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Tuesday, April 25, 2017

Morning Rounds by Megan Thielking

Happy Tuesday, newsletter friends! I'm here to get you ahead of the day's health news. 

On World Malaria Day, new plans for a vaccine program

Today marks World Malaria Day, and it comes with news about the trial of the world’s first malaria vaccine. More than 200 million people are infected each year with malaria, and the mosquito-borne disease claims 500,000 lives annually. Bed nets and insecticide have been the primary means of preventing infection. But health officials are now ready to test a newly developed vaccine to immunize young kids — who are among the most vulnerable — against the deadliest form of malaria.

The WHO announced yesterday they’ll begin piloting the vaccine next year in Ghana, Kenya, and Malawi. The vaccine offers only modest protection, and four doses are needed to get the full effects. Global health experts say they’re concerned that might not be feasible to do in real-world settings — a question the new pilot program will try to answer.

CDC's disease detectives meet to talk solved mysteries

The CDC’s disease detectives are convening this week in Atlanta to talk about the big health investigations they’ve dug their heels into this year. The detectives are more formally known as Epidemic Intelligence Service officers, and they’re tasked with responding to public health threats ranging from the Zika virus and antibiotic resistance to the opioid epidemic. This year’s investigations include a look at how infectious diseases complicated the monitoring of opioid overdose deaths. Epidemiologists found that individuals listed with infectious diseases on their death certificate who also died of overdoses weren’t being counted in the state’s opioid surveillance system.

Scientists create a new model to study chlamydia

Scientists have created a new model to study how the immune system deals with chlamydia infections — and their work has turned up potential new drug targets for researchers to look into. Chlamydia has proven quite tricky to study, because the bacteria can stow away inside macrophages to dodge the attack of antibiotics. A few chlamydia cells can quickly replicate into hundreds and then knock down the doors of their hideaway to spread an infection.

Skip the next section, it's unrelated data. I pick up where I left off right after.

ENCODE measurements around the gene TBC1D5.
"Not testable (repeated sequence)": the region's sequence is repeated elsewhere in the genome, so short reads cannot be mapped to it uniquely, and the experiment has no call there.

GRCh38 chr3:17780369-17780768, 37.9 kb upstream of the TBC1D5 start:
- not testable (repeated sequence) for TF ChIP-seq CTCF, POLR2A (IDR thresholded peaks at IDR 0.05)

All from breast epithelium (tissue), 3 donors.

The new model allows researchers to study how chlamydia lives and multiplies inside those immune cells. They created it by using CRISPR-Cas9 to genetically modify human stem cells to turn them into macrophages. Those lab-created macrophages mimicked the response that the body’s own macrophages have when they encounter chlamydia, giving scientists a better way to watch how macrophages grapple with a chlamydia infection. They also pinpointed two genes in particular that seemed to be crucial to curbing its spread. The research will be published in Nature Communications

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Getting buy-in for a novel drug-device combo

The pitch sounds brilliant, “We’re taking a trusted agent and teaming it up with a nifty delivery method for speed and efficacy.” In practice, disrupting long-held prescribing habits is just the first hurdle. With a crowded market, like migraine, transforming physician and patient behaviors requires a deep understanding of what it takes to spur trial and ensure successful usage of a novel combination. See how precisioneffect helps put innovative products in play.

Inside STAT: An oral history of a trial that shaped medicine

Doralee Mortensen, 79, and Judy Orem, 73, both participants in the study. (meg roussos for stat)